Dive In: A Day Exploring Baptism ... Saturday, May 8. St. Luke's Scranton. What does it mean to be baptized and to live a baptized life? How can you nurture your life in Christ? How can your congregation live more deeply into baptismal ministry? This day of Christian Formation will offer resources for parents, Christian educators, clergy, and anyone seeking a deeper life in Christ. More info here.

Forward Life Planning Workshop ... May 22, St. Luke's Scranton, with Charles Cesaretti, Diana Marshall and Charlie Barebo. More info here.

Echoes of the resurrection on the farm ... Over at Roger Ebert's blog, you can read the simple account of an animal lover, Tom Dark, and his dying horse Clay. Having done all the things that Episcopalians tend to do from the middle of Holy Week through to Sunday, we bet you'll find redemption and delight in it. [H/T to Torey Lightcap, posting at Episcopal Cafe.]

Ian T. Douglas ordained and consecrated Bishop of Connecticut. Read the ENS story here.

Business professionals need smartphones as much as sex ... Smartphones and intimate relations ranked equally as the one thing that business professionals cannot live without according to the results of a new survey. As mobile connectivity has become more ubiquitous, it has come to seem more crucial to our very existence. That trend has brought the smartphone into a dead heat with sex as the one thing that business professionals can't live without – 40% said sex, 40% said smartphones, and the other 20%...? More here. [H/T to our IT coordinator and DioLife editor Kat Lehman who forwarded this with a brief comment: "Oh, my..."]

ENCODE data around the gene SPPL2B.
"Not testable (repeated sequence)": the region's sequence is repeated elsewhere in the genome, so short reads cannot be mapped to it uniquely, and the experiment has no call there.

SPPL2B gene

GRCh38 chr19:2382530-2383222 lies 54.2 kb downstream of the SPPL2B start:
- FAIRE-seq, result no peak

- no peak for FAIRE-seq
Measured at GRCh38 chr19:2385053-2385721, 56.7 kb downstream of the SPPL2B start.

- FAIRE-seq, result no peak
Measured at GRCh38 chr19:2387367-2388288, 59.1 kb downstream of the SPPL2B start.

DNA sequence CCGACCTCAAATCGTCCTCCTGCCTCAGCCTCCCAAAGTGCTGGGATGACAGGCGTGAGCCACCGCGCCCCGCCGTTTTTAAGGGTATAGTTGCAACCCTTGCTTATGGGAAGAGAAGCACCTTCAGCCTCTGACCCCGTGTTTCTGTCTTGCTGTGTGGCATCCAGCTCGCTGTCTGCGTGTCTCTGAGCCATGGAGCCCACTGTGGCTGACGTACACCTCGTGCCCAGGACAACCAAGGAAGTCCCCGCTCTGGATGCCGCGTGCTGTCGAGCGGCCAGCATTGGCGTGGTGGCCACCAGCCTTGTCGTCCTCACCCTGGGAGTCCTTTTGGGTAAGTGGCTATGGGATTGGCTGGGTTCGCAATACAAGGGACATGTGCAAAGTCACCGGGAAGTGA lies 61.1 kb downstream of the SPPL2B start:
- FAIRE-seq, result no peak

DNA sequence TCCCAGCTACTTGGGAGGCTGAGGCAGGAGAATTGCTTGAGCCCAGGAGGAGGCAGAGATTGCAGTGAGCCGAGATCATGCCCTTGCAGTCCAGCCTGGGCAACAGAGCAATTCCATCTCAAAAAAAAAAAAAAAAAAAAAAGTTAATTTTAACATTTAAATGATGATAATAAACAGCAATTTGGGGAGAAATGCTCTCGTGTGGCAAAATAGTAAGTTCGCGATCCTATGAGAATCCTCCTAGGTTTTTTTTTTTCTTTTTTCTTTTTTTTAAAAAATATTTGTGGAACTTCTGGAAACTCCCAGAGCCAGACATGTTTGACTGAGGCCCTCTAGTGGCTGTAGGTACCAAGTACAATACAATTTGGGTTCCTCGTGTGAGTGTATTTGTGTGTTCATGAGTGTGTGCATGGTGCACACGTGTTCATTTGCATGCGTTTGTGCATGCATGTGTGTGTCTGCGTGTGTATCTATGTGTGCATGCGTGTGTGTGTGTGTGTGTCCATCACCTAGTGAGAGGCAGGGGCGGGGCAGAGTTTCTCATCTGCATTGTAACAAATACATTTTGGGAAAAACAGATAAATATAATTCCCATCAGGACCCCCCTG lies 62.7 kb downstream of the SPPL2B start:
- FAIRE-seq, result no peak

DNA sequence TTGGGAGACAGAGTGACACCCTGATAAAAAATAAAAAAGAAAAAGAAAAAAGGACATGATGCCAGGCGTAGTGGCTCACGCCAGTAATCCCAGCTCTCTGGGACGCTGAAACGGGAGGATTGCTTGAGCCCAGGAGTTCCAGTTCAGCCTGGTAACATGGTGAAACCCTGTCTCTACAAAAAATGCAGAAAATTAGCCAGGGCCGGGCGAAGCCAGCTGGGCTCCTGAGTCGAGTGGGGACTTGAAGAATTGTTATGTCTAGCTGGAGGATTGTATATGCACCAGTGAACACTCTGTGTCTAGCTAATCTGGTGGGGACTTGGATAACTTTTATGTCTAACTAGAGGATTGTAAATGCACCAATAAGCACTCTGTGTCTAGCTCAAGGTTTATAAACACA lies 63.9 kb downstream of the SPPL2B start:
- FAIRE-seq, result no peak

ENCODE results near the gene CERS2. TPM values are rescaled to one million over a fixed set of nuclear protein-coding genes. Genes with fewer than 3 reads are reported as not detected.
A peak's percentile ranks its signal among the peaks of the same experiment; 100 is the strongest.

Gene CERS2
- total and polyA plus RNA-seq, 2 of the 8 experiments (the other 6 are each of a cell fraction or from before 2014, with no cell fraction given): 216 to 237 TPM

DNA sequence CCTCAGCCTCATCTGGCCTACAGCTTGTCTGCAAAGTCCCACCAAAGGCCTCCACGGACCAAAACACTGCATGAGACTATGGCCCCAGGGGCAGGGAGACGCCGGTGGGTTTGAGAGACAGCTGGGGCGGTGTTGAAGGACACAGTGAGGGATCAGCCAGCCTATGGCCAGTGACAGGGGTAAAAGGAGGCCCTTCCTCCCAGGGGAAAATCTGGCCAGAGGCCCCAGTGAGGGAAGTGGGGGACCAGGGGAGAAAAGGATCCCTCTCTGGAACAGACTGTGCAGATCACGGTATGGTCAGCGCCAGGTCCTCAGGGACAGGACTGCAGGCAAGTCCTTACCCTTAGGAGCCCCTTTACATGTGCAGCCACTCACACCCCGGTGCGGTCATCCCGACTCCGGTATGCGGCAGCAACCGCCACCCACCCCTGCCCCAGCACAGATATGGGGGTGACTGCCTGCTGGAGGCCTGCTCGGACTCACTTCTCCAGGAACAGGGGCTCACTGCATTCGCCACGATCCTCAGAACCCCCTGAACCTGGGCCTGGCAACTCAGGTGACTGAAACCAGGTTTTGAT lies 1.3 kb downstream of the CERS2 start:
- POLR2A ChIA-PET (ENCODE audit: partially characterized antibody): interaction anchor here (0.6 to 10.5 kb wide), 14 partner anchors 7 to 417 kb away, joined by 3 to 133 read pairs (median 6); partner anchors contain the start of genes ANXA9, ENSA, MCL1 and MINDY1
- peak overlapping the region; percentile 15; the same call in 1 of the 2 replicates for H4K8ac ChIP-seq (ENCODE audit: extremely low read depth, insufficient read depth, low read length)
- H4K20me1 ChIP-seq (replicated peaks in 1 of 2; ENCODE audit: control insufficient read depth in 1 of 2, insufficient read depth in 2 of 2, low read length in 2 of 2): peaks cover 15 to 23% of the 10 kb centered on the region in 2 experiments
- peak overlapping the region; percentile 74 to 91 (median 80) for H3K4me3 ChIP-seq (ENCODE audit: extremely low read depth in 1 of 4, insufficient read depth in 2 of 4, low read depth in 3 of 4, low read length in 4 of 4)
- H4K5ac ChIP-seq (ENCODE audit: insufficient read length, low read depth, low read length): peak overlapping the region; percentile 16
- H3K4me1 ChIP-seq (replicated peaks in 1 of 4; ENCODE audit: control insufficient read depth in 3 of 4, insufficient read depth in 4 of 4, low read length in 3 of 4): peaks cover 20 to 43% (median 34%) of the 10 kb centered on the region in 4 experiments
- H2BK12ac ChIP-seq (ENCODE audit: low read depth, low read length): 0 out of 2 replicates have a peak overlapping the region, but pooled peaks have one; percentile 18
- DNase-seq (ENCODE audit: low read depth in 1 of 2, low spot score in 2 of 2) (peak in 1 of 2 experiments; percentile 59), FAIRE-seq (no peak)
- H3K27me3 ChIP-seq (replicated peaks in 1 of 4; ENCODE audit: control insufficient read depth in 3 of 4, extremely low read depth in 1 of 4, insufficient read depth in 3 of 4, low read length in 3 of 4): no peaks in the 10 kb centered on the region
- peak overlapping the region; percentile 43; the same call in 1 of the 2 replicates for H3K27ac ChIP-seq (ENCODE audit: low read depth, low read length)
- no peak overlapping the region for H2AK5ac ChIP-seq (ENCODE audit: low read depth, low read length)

Finding information ... The Diobeth website and newSpin blog work hand in hand. If you can't find the info you seek at the website, please search at the newSpin blog.

For daily news, info and commentary, visit the newSpin blog, the Episcopal Cafe and Episcopal Life Online.

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What's happening?... Calendar of diocesan events. updated April 7. If you would like an event posted, please email Kat Lehman; she will put it on the next version, posted monthly. Also, weekly, we post What's Happening...on Facebook.

The home in New Orleans on which our Diocesan Youth worked has been finished. More here.

Fifty years of faithful service ... [From Grace Kingston] A celebration and "roast" for Joanne Herron who recently completed 50 years of faithful service in support of the music program at Grace Kingston will take place on Saturday, May 1, at 2:00 p.m. Joanne has had a profound, positive effect on how Grace has grown and become a vital part of our community. Her rich talent as organist/choirmaster and her majestic mezzo-soprano voice has inspired many over the years.

Five myths about the child rape scandal in the RC Church ... David Gibson, one of the best journalists on the Catholic beat wrote a perceptive essay for The Washington Post's Outlook section yesterday enumerating five myths about the child rape scandal in the church. These include that Pope Benedict XVI is the primary culprit, that gay priests are to blame and that journalists are biased against the church. The article is pointed, yet evenhanded, and well worth a read. More here. [H/T to Jim Naughton, reporting at Episcopal Cafe]